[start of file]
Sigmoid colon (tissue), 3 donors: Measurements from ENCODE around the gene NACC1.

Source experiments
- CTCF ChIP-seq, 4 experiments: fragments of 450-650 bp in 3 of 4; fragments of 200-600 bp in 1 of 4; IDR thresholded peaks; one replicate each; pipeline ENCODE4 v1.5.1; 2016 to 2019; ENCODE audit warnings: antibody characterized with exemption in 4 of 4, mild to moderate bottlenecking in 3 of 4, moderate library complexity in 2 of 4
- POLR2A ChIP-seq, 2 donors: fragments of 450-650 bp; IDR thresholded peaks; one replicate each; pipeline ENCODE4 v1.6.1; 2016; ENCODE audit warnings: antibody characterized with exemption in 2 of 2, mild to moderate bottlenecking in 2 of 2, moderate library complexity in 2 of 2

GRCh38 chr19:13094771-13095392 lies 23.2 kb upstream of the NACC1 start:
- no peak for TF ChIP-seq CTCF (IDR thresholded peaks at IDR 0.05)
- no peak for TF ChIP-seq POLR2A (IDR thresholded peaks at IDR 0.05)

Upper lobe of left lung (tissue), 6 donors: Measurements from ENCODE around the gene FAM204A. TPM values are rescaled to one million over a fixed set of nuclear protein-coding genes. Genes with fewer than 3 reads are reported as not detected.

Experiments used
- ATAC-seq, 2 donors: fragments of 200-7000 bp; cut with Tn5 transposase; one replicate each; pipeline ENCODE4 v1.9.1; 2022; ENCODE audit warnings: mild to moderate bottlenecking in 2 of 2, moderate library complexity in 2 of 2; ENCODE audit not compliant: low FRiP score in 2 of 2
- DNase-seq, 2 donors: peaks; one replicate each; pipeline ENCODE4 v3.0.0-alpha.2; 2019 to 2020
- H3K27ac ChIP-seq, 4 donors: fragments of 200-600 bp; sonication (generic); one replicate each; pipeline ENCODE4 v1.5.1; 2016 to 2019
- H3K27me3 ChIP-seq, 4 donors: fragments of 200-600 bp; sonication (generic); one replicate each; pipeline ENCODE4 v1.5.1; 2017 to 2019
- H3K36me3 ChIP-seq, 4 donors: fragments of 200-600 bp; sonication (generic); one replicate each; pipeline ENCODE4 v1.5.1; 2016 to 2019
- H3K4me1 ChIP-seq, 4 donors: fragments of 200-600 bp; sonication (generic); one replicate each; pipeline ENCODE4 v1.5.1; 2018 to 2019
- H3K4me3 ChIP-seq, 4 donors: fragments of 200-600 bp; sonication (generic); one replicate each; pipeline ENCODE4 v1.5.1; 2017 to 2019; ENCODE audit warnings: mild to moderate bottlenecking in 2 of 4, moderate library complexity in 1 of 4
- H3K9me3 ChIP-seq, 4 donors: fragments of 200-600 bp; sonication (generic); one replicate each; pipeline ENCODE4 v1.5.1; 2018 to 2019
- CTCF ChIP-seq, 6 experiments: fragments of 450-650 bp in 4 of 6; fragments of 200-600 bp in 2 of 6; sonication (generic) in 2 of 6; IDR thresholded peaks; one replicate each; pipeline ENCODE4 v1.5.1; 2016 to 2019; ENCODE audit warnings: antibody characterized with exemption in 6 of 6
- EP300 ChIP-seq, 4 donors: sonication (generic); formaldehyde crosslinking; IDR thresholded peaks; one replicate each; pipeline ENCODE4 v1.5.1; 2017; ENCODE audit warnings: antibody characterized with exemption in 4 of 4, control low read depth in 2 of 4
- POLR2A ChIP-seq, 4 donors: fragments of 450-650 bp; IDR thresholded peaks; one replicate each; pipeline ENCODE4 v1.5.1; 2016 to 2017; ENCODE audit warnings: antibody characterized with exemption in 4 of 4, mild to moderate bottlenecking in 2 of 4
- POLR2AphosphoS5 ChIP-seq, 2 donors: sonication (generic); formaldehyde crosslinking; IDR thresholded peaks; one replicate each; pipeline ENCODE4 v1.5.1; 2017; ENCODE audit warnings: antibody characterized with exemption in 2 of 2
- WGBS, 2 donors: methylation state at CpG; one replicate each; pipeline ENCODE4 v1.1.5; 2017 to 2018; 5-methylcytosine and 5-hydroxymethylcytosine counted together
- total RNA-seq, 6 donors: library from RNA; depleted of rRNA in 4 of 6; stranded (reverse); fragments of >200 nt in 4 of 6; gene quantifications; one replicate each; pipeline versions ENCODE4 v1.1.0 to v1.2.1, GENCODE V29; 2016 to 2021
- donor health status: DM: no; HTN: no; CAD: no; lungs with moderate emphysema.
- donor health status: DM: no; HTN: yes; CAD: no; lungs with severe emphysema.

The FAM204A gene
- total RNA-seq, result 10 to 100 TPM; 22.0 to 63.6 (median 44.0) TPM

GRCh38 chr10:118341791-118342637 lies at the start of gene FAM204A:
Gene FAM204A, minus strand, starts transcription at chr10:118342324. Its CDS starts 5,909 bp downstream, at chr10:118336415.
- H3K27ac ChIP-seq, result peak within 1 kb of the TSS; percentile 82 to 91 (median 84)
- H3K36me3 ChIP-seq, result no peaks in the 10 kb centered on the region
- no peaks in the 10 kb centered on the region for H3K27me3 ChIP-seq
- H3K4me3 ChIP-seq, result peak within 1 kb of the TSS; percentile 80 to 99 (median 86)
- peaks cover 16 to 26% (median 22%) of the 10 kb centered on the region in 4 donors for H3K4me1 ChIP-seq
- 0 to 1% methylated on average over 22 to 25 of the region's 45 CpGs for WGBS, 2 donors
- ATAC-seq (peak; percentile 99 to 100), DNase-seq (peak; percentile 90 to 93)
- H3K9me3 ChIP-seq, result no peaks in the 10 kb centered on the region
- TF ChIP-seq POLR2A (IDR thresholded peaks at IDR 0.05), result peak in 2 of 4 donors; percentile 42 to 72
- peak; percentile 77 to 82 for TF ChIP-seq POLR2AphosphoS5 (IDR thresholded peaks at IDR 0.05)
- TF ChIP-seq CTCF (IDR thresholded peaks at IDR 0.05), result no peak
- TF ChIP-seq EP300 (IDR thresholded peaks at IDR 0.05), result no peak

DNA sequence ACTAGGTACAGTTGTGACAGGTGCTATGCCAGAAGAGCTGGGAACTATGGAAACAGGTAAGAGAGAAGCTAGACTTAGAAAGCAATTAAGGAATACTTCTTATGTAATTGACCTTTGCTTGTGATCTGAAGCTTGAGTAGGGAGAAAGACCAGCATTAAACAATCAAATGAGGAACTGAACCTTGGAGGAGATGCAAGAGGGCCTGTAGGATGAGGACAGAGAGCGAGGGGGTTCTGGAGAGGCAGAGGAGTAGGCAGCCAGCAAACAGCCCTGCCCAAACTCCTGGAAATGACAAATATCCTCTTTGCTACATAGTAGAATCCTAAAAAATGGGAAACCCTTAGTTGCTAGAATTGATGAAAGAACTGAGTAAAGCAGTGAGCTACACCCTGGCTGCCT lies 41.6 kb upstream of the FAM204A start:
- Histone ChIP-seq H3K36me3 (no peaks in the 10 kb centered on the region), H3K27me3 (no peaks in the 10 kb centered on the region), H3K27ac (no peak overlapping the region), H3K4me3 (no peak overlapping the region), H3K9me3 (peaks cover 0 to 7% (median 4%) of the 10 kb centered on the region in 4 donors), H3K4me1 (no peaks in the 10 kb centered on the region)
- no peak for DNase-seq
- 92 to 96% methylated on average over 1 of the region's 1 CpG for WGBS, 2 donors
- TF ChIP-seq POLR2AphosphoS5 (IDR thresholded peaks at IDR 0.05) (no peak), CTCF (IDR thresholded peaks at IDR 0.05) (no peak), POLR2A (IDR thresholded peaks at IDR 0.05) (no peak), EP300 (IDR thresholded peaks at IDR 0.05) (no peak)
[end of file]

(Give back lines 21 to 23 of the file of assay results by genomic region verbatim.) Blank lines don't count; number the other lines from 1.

- POLR2AphosphoS5 ChIP-seq, 2 donors: sonication (generic); formaldehyde crosslinking; IDR thresholded peaks; one replicate each; pipeline ENCODE4 v1.5.1; 2017; ENCODE audit warnings: antibody characterized with exemption in 2 of 2
- WGBS, 2 donors: methylation state at CpG; one replicate each; pipeline ENCODE4 v1.1.5; 2017 to 2018; 5-methylcytosine and 5-hydroxymethylcytosine counted together
- total RNA-seq, 6 donors: library from RNA; depleted of rRNA in 4 of 6; stranded (reverse); fragments of >200 nt in 4 of 6; gene quantifications; one replicate each; pipeline versions ENCODE4 v1.1.0 to v1.2.1, GENCODE V29; 2016 to 2021